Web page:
Tips for Exercising Safely When You Have Diabetes

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Tips for Exercising Safely When You Have Diabetes

Topic Overview

You can safely exercise when you have diabetes. Here are some tips.

Before starting an exercise program

  • Talk to your doctor about how and when to exercise. You may need to have a medical exam and tests (such as a treadmill test) before you begin. Also, some types of exercise can be harmful if you have complications from diabetes. Your doctor can tell you whether you need to avoid certain kinds of exercise.
  • Choose a type of exercise that you like and that fits easily into your daily schedule. If you choose something you like, you will be more willing to continue the program.
  • Plan to exercise at about the same time and for the same length of time each day to help keep your blood sugar levels in the same range. If you want to increase your exercise, increase the intensity or the duration in small amounts.
  • Have someone with you when you exercise, if possible. You may need help if your blood sugar level drops below a target range.

Starting a program

Start slowly so that you don't overdo it. Build up your exercise program bit by bit, and aim for at least 2½ hours a week of moderate activity. Or try to do vigorous activity for at least 1¼ hours a week.1 It's fine to be active in blocks of 10 minutes or more throughout your day and week.

If you take certain pills used to treat type 2 diabetes or if you take insulin:2

  • Check your blood sugar level before and right after you exercise until you can predict the effect of exercise on your blood sugar. Check your blood sugar more often if you greatly increase how long or how strenuously you exercise.
  • Exercise changes the amount of glucose in your body. During vigorous exercise, the liver releases more stored glucose into the bloodstream. This raises blood sugar. When blood sugar is too high, it can lead to diabetic ketoacidosis. This can happen when you are very dehydrated. If you have Type 1 diabetes, make sure that your blood sugar is not too high before you begin to exercise:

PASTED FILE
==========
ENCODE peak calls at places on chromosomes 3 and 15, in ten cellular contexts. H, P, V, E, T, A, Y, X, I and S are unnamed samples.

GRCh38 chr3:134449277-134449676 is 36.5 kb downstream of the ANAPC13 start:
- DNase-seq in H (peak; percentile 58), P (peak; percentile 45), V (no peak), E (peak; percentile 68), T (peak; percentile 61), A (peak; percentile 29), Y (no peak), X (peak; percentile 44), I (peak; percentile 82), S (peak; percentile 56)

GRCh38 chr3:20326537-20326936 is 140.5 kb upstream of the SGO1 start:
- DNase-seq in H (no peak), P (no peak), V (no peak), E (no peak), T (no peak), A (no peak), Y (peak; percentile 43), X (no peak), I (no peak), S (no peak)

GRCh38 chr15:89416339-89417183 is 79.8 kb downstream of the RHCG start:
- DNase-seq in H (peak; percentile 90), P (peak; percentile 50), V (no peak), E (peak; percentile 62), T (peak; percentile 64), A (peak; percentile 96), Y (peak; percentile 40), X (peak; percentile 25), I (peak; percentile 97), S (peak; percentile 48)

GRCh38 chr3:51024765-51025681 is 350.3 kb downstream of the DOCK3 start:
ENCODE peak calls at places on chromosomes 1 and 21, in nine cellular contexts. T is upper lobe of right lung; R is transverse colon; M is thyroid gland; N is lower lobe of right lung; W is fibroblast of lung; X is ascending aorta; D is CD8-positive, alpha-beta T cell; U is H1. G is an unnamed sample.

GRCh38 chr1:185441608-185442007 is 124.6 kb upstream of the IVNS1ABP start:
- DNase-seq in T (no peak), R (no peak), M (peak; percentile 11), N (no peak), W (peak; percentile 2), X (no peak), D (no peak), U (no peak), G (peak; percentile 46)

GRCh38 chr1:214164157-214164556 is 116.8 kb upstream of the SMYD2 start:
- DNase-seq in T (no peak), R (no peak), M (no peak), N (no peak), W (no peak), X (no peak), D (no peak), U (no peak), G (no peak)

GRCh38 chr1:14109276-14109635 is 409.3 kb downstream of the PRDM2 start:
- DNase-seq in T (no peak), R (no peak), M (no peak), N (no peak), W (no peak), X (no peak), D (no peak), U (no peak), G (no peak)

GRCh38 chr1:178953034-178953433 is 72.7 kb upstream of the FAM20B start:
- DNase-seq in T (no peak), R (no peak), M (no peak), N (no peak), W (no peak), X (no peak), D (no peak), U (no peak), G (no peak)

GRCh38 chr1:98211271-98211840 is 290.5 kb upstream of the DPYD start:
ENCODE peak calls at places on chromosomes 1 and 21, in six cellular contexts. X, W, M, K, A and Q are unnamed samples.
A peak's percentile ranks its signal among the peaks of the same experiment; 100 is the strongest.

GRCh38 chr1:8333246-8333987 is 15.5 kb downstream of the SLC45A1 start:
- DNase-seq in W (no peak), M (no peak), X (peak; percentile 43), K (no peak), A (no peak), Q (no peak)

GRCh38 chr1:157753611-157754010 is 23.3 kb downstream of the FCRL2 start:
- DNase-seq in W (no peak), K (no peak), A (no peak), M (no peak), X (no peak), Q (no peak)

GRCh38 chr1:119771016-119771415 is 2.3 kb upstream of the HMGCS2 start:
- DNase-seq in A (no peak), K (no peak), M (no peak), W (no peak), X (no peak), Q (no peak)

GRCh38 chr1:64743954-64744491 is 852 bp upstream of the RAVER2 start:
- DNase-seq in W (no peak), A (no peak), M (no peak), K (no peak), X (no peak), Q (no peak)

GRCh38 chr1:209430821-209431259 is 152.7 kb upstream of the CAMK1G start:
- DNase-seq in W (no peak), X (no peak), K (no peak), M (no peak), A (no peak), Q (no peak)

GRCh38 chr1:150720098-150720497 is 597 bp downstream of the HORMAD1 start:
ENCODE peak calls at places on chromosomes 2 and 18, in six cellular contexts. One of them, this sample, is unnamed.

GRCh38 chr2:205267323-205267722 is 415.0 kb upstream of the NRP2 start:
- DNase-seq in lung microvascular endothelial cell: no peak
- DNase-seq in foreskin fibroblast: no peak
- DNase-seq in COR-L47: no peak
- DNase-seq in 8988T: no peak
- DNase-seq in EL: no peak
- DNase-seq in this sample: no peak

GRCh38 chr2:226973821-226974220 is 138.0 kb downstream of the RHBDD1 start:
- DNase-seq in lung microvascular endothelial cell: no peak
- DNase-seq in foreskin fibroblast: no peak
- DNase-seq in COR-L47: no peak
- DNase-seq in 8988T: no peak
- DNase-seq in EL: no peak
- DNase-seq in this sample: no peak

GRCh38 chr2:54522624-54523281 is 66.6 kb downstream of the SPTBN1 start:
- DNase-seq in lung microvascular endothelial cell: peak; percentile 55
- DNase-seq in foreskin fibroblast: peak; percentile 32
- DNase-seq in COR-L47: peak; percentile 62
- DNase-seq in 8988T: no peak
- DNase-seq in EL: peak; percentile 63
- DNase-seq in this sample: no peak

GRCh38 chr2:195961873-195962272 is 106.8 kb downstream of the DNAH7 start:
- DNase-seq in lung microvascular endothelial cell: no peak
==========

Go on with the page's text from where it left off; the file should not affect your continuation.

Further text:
• If your blood sugar is over 250 milligrams per deciliter (mg/dL) 8 hours after you have eaten and you have ketones in your urine, do not exercise.
    • If your blood sugar is over 300 mg/dL and you do not have ketones in your urine, exercise with caution.
  • Watch for signs of low blood sugar.
    • Avoid exercise when your blood sugar is too low (less than 70 mg/dL).
    • If your blood sugar is less than 100 mg/dL before you start exercising, eat a carbohydrate snack. This applies only to people who take insulin or medicine that lowers blood sugar. If your diabetes is controlled by diet and/or medicine that does not lower your blood sugar, you will not need to take a snack before exercising.
  • Have some type of quick-sugar food with you when you exercise. You may have symptoms of low blood sugar while you exercise or up to 24 hours after you stop.
  • Check with your doctor if you have been gradually increasing your exercise and have felt the symptoms of low blood sugar more than 2 or 3 times in one week. Your dose of medicine or insulin may need to be changed.

During exercise

  • Exercise only after you have checked your blood sugar level.
  • Wear shoes that fit well and polyester or blend (cotton-polyester) socks to keep your feet comfortable and to prevent blisters. Use silica gel or air midsoles in your shoes.
  • Drink plenty of water before, during, and after you are active. This is very important when it's hot out and when you do intense exercise.
  • Wear medical identification at all times. You can get medical identification, such as a bracelet, from a pharmacy or on the Internet.
  • Carry a quick-sugar food with you while you exercise.

For more information, see the topic Fitness: Getting and Staying Active.



  1. U.S. Department of Health and Human Services (2008). 2008 Physical Activity Guidelines for Americans (ODPHP Publication No. U0036). Washington, DC: U.S. Government Printing Office. Available online:
  2. Colberg SR, et al. (2010). Exercise and type 2 diabetes: The American College of Sports Medicine and the American Diabetes Association: Joint position statement. Diabetes Care, 33(12): e147–e167.


ByHealthwise Staff
Primary Medical ReviewerE. Gregory Thompson, MD - Internal Medicine
Specialist Medical ReviewerRhonda O'Brien, MS, RD, CDE - Certified Diabetes Educator
Last RevisedJuly 19, 2011

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